Margaret: That’s funny. And you’re the guy who just wrote a book about fragrance, “The Scentual Garden,” so I guess you’d have thought this through about what things smell like. Yes.
Ken: And this is a wonderful situation we’re in. It’s a terrible situation, but it’s a wonderful time to think about dreaming about fragrance, to feel a little better.
Margaret: Yes, get a whiff of something wonderful, yes?
Margaret: Yes. It’s hard to describe something like a hoya, and we’ll show the pictures with the transcript and also give the links to some of the places that do sell them. Because, as you just said, one of them you got 17 years ago as a leaf. I mean, speaking of using personal pronouns, this who, this creature is still with you 17 years later, a faithful companion, yes? So I mean, I think there’s something really positive about that. And as I’ve said many times before, my Clivia, my many giant pots of clivias are my grandmother’s. So I don’t even know if these plants are 60 years old or 70 years. I don’t even know when she got them. I’ve had them for more than 40. [Three pots of Margaret’s clivia in the back mudroom, above.]
Ken: Have you ever re-potted them?
Margaret: Yes, but it gets to the point where, I mean, where am I going to put all the… [Laughter.] You know what I mean. They’re in like 18-inch plus pots. And anyway, but yes, and that’s one of the things I think that I’m not going to put off this spring because I do have the time and I’m here. And I think that assigning myself little tasks like that in this very distracting and very difficult time is really important, to break up that refreshing your browser to see what the headlines… You know what? I want to get lost in re-potting the clivias, I think, right? I mean, I think that’s what we’re talking about, right?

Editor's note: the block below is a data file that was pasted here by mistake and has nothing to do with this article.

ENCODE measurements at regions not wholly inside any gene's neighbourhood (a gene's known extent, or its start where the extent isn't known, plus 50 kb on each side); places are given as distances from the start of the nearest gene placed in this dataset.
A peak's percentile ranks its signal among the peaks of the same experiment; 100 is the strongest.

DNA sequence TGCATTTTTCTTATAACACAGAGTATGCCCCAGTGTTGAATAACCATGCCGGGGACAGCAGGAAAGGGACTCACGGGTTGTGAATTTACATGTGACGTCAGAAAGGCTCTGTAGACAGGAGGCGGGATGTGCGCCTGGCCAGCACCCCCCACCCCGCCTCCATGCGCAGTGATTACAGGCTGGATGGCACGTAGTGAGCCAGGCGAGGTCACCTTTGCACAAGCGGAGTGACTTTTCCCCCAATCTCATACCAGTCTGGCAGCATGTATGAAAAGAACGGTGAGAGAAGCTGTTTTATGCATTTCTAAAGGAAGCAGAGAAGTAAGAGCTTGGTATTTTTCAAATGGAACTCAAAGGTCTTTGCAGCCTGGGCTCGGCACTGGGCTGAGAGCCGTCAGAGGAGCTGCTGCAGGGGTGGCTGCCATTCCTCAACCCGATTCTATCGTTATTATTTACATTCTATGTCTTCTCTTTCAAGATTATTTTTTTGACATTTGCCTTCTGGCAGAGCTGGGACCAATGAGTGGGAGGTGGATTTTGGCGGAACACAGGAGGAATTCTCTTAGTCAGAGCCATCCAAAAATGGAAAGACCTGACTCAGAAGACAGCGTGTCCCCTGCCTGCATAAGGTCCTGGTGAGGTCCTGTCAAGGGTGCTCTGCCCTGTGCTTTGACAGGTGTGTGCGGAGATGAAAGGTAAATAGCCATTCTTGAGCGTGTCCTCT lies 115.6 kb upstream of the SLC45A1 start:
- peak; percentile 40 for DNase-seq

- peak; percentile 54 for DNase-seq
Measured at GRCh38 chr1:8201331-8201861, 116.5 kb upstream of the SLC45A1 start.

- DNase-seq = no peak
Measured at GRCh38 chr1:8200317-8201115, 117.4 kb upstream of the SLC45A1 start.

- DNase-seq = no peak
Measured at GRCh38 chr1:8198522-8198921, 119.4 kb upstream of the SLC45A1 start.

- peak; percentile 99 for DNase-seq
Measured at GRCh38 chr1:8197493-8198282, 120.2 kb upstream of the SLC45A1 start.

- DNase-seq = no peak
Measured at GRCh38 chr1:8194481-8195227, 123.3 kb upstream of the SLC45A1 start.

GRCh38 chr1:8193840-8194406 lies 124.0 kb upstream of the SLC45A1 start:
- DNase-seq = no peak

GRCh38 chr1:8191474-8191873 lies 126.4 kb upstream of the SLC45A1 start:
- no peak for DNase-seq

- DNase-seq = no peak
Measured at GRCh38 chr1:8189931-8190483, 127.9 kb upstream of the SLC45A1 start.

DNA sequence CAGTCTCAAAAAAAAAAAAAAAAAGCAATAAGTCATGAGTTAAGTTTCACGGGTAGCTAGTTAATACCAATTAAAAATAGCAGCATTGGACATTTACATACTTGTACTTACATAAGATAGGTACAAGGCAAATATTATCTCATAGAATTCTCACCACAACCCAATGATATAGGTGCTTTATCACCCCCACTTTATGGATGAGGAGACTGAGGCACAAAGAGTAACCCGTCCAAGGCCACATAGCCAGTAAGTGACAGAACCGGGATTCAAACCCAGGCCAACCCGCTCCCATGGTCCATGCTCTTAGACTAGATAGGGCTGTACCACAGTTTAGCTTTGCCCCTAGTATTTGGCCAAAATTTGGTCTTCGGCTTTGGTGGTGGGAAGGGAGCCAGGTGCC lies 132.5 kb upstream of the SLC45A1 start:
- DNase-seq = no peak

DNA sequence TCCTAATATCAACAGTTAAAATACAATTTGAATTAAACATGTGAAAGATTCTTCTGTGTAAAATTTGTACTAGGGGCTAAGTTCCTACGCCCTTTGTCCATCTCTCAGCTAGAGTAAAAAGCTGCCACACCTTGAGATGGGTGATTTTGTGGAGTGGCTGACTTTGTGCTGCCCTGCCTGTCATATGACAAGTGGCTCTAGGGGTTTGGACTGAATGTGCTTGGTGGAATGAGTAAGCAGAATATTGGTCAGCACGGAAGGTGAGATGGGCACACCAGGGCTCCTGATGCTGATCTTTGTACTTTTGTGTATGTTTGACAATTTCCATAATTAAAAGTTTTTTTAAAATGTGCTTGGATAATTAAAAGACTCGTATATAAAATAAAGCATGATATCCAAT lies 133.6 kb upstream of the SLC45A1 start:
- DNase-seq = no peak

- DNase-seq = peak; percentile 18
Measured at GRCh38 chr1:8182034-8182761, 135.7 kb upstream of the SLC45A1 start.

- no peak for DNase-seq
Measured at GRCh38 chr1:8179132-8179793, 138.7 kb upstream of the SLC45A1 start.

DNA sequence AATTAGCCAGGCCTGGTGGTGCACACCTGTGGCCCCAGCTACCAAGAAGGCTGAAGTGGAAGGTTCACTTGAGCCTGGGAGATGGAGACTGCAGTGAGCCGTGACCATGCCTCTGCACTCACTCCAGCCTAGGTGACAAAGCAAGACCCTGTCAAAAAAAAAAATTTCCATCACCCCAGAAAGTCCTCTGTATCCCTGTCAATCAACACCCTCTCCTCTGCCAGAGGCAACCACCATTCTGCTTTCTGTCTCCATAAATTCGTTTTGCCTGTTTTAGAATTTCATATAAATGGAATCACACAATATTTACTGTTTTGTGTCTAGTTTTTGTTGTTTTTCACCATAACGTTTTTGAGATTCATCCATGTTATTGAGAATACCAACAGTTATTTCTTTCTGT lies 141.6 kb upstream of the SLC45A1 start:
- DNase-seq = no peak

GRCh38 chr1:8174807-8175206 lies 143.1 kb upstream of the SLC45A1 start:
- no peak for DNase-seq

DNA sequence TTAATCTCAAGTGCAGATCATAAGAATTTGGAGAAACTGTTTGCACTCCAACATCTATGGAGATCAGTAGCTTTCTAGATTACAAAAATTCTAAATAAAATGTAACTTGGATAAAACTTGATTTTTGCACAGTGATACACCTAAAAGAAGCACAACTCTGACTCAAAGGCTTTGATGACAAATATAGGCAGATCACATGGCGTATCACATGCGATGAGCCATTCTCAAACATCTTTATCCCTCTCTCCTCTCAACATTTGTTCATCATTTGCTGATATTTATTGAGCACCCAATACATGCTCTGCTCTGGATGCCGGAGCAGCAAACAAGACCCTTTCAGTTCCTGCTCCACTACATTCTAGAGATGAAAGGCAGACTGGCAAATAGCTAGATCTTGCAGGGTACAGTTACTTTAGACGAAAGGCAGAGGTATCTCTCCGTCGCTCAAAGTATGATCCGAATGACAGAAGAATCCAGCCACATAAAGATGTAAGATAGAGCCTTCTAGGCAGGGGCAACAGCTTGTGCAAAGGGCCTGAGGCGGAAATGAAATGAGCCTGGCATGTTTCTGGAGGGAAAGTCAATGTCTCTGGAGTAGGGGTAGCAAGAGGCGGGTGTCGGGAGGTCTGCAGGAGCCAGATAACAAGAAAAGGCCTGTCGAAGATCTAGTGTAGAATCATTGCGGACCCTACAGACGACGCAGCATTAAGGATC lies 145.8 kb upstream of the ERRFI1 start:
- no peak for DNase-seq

Margaret: Right, right, right. And another thing I was thinking about is, and I mentioned victory garden before or whatever, and that was my first book, and I was thinking victory garden now. It’s not a time of war, but it is a time that feels like that. And I thought I have these big, big bowls. They’re like 2-1/2, or 3 feet across, these low terracotta bowls [above, with coleus, alternanthera and phormium one summer], and I have them on the patio and near the house. And they’re sort of these where I put my “annuals” so that it looks showy during the garden tours.
Well, there won’t be any garden tours probably at all this year. And I thought well, maybe I’m just going to do all kinds of colors and textures of lettuces and greens in those, and it’ll just be my little… I’ll pinch a few here and there and make a salad or a saute, a stir fry every day. Do you know what I mean? I’m sort of rethinking since I’m going to be here mostly alone and doing my-
Ken: Well, and you don’t want to go to the market.
Ken: You don’t want to be near people if you can help it. And especially with greens, you can buy canned food and things like that. But you really can’t buy fresh vegetables until the winter of things that will last, although speaking of winter, I will be growing some butternut squash in one of the few places I have a little bit of sun because I’ve had some success with ‘Butternut’ squash in bright shade and a little bit of sun.
Margaret: Yes. That’s my favorite. And I have a few more from last year’s garden that are still with me because I grow the variety from Turtle Tree Seed. It’s just ‘Butternut,’ but it’s been selected for 25 years or something at Turtle Tree Seed—neighbors of mine, that seed company’s right near me—for lastingness. Every year they see which fruits last the longest and replant from those. I’m oversimplifying, but they’ve been selecting for two decades-plus for lastingness. And I’m telling you, I have these massive fabulous ‘Butternut’ sitting in the kitchen with me right now looking for their time in the soup pot or whatever. And they’re perfect in late March. [Above: Two fruits from Turtle Tree’s ‘Butternut’ stil in prime shape the next spring after fall harvest.]